Short but sweet
01.07.2011 - 03.07.2011 30 °C
En route to Heathrow we sighted Alan Whicker in the pub, which we felt could only bode well for our travels. So far, so good: we had an easy flight during which we both slept for a surprisingly long time, breezed through immigration and found our hostel in Chinatown with only a couple of navigational errors from Tom.
It was early evening and we'd read that the Asian Civilizations Museum was both interesting and free on a Friday night (it's also interesting at other times, apparently). An hour or so there was enough for us, as the aircon was a bit too effective and dinner was calling. We happen to be staying above the main street market in Chinatown, so returned there to eat.
On Saturday we thought we'd properly explore the city, despite the heat and humidity. We wandered up to the various quays that line the river, which once were bustling with trading boats, but are now lined with somewhat bland bars and restaurants. We succumbed to the tourist cliché that is having a Singapore Sling in Raffles, and enjoyed throwing peanuts on the floor.
Refreshed, we strolled through Fort Canning Park, which was a real contrast to the city: almost deserted, with large jungle trees and filled with the sound of cicadas. Immediately after leaving this oasis we found ourselves at the start of the enormous shopping strip that is Orchard Road, filled with large malls and expensive designer shops. After lunch we chanced the bus network to get to the Botanic Gardens, and then back to Chinatown.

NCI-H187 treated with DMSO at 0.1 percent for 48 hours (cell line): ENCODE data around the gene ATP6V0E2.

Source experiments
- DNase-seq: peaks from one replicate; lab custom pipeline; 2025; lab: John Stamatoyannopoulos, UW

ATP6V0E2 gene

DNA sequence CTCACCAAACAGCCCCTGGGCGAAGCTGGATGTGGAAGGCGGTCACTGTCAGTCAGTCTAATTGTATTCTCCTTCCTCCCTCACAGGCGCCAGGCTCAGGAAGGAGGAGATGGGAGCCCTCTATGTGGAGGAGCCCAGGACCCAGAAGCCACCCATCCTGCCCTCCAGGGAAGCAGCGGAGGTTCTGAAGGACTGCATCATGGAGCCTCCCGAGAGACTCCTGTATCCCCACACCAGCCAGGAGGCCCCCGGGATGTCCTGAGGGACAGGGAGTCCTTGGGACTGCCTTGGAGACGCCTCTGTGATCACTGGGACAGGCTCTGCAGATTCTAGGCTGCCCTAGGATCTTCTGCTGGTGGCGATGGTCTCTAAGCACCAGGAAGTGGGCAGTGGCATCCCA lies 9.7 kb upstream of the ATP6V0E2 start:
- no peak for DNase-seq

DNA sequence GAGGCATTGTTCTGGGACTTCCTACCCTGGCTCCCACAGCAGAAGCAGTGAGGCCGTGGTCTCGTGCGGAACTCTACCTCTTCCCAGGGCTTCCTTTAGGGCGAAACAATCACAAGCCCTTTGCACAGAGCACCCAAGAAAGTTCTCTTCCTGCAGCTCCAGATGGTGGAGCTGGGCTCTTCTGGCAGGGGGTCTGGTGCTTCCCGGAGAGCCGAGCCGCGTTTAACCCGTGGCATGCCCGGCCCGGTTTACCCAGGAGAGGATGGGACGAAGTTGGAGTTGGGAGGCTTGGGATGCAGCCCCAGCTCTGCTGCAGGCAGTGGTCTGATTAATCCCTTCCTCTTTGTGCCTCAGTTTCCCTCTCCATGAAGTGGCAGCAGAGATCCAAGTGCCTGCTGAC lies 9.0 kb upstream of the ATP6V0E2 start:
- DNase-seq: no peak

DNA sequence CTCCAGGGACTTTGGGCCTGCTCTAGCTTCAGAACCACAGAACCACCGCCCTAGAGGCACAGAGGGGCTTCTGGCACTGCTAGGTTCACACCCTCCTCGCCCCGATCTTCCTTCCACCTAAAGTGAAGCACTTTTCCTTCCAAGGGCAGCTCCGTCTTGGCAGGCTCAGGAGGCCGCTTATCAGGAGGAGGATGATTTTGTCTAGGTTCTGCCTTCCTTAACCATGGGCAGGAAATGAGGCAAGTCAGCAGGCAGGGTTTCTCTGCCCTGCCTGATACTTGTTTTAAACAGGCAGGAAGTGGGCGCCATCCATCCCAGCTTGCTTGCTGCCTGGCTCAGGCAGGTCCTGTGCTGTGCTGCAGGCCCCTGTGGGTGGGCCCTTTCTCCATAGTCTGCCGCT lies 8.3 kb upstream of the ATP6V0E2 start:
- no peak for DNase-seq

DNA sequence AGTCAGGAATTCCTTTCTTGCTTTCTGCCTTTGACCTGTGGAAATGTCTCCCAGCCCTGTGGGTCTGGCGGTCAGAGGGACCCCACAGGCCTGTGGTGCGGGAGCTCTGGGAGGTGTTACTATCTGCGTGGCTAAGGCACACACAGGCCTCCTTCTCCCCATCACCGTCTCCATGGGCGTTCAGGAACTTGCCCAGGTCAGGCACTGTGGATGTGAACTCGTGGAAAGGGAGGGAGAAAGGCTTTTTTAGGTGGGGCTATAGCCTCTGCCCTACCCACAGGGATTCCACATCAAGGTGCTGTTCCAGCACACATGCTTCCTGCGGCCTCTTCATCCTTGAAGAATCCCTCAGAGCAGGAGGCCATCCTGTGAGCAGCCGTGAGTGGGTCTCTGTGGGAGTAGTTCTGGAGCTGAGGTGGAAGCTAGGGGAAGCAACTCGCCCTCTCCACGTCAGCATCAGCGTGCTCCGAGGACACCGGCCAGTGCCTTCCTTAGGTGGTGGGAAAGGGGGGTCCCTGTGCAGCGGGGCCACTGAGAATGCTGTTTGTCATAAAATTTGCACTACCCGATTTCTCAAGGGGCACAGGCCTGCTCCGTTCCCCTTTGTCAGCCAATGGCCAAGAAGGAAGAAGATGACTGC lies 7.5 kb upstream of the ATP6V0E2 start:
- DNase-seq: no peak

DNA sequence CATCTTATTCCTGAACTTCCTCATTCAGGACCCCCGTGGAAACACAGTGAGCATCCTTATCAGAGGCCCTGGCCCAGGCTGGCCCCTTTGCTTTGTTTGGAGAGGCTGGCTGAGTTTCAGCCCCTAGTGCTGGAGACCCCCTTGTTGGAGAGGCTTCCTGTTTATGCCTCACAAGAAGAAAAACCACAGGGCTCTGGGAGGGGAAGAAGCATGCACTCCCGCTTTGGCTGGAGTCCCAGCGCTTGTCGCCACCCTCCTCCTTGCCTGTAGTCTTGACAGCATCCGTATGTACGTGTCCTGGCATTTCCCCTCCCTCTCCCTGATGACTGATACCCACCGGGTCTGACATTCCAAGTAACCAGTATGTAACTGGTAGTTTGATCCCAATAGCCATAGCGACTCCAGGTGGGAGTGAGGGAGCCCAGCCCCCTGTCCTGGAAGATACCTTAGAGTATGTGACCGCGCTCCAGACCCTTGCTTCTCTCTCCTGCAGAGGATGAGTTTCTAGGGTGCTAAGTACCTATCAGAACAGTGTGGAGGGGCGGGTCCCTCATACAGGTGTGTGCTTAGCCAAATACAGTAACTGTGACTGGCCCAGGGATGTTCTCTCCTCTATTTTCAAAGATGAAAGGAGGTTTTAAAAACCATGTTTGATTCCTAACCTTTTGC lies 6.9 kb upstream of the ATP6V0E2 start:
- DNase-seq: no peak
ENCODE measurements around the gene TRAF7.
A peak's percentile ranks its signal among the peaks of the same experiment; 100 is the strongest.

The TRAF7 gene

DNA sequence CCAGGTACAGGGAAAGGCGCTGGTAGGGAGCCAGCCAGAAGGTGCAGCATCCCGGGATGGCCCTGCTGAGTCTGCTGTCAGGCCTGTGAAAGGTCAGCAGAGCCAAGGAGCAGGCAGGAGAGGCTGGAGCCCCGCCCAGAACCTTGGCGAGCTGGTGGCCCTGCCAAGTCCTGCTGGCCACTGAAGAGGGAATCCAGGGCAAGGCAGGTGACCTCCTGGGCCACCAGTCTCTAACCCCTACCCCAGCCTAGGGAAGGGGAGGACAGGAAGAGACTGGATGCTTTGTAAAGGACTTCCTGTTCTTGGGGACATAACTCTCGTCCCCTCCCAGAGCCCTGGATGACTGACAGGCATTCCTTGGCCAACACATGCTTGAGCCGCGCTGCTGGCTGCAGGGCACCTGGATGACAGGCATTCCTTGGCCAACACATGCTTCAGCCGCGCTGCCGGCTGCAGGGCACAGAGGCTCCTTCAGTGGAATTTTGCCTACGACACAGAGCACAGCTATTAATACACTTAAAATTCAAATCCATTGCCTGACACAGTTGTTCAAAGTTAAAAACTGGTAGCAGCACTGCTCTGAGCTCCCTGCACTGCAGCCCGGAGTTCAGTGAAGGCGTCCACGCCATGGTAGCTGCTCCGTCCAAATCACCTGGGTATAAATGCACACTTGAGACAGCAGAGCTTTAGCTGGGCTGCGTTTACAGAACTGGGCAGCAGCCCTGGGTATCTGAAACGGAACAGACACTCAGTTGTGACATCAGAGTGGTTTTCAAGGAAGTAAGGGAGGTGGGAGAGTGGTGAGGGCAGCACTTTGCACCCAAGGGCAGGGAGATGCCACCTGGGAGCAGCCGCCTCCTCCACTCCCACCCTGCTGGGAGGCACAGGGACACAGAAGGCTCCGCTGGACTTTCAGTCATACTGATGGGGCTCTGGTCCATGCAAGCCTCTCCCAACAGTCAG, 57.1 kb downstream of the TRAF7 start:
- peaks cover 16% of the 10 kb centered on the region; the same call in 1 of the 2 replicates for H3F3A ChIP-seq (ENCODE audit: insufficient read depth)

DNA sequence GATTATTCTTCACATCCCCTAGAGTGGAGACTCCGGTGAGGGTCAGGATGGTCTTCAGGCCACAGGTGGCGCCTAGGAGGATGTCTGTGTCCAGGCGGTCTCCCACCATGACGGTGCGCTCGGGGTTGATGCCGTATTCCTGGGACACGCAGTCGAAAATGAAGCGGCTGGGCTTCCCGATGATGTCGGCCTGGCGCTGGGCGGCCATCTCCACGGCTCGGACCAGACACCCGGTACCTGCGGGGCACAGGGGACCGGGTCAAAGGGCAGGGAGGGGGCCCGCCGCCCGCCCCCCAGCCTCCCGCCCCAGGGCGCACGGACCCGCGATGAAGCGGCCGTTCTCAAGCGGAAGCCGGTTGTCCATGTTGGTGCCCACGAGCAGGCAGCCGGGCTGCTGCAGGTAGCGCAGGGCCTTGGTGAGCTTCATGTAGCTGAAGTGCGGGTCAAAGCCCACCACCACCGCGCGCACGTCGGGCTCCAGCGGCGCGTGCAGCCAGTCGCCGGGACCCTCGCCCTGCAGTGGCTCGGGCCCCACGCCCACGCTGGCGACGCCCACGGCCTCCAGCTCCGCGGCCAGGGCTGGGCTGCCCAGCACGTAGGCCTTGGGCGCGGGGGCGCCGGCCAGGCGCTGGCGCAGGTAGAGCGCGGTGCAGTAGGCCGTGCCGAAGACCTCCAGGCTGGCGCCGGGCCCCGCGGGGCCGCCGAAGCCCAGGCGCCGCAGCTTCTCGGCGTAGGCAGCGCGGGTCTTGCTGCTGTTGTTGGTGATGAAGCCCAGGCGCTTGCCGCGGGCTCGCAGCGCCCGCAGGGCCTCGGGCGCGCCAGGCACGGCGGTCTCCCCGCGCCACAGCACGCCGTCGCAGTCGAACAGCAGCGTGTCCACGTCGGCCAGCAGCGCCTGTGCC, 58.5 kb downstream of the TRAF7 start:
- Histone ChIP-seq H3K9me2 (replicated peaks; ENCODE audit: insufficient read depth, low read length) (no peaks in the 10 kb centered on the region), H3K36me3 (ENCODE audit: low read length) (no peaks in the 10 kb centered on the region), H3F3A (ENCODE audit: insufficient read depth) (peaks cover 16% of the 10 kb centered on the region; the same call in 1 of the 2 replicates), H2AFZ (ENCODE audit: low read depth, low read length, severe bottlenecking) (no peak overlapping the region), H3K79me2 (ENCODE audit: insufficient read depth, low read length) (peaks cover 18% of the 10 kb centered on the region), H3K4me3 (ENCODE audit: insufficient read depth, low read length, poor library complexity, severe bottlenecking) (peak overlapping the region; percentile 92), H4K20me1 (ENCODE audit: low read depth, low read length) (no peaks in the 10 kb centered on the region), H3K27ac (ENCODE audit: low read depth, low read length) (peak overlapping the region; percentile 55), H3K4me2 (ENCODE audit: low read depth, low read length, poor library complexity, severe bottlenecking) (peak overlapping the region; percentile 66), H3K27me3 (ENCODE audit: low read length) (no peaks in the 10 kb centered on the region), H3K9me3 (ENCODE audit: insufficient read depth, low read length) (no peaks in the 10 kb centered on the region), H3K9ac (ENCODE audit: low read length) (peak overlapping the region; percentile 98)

Dinner tonight was at Little India, across the city and bustling with street stalls. After wandering through the side streets, and numerous invitations into restaurants, we ate our best meal yet in Singapore in the hawker centre.
We had several options for activities on Sunday, all taking us out of the city. In the end we chose to visit Palau Ubin, an undeveloped island between Singapore and Malaysia, which also seemed a popular choice for many Singaporeans. After a journey involving tube, bus and "bumboat", we arrived and rented bikes of dubious quality to explore the island. Mangrove swamps surround the island, and a walkway and observation tower allow you a good view of these. The interior is covered with rainforest, and home to a surprising number of animals. We saw wild boar, monkeys and a hornbill as we cycled around.
Returning home, we popped into the large and ornate Buddha Tooth Relic Temple, which is just around the corner from our hostel. It was full of opportunities to sponsor tiles, statues, and possibly even a whole monk. The orchid garden on the roof was a peaceful contrast to all the gold and bright lighting in the building below. After dinner at the Maxwell Road Hawker Centre, we sampled a durian crepe: this was not a pleasant experience. In an attempt to get the rather rotten taste out of our mouths, we bought some sweets that we'd had our eyes on for a couple of days: edible, at least, but still not great. We hope to find better sweet treats in our next destination, Melaka.